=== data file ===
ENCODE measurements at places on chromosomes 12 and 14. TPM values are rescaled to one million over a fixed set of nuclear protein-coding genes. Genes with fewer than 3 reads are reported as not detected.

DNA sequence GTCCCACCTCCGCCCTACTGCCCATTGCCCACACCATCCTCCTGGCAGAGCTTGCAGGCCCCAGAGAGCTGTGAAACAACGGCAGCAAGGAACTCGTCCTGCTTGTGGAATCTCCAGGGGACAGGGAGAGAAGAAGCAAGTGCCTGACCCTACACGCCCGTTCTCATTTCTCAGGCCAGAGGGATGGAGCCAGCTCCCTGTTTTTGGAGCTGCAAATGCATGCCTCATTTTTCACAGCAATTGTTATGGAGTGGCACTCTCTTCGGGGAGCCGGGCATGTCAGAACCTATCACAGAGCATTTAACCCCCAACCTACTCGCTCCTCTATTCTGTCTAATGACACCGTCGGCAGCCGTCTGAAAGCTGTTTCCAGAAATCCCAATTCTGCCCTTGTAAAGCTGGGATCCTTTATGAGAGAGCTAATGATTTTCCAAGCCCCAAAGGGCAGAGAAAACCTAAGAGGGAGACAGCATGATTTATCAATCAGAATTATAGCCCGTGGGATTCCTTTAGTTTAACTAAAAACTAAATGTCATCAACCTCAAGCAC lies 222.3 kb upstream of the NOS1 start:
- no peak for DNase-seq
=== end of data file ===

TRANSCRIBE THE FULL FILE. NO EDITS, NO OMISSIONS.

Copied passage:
ENCODE measurements at places on chromosomes 12 and 14. TPM values are rescaled to one million over a fixed set of nuclear protein-coding genes. Genes with fewer than 3 reads are reported as not detected.

DNA sequence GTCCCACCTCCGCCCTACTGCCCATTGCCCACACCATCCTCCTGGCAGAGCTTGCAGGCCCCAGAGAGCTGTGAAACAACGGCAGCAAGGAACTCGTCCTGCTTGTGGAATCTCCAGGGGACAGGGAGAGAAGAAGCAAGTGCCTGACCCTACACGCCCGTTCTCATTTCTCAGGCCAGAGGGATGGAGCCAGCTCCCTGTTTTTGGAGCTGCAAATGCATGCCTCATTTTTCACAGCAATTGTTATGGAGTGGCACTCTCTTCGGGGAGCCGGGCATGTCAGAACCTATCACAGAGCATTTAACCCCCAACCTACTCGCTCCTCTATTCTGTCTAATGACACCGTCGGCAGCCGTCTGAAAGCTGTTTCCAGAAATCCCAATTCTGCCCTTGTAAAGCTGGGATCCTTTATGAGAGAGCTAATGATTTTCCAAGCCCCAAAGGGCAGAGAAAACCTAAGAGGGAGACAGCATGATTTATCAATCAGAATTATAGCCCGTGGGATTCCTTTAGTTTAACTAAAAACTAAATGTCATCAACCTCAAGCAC lies 222.3 kb upstream of the NOS1 start:
- no peak for DNase-seq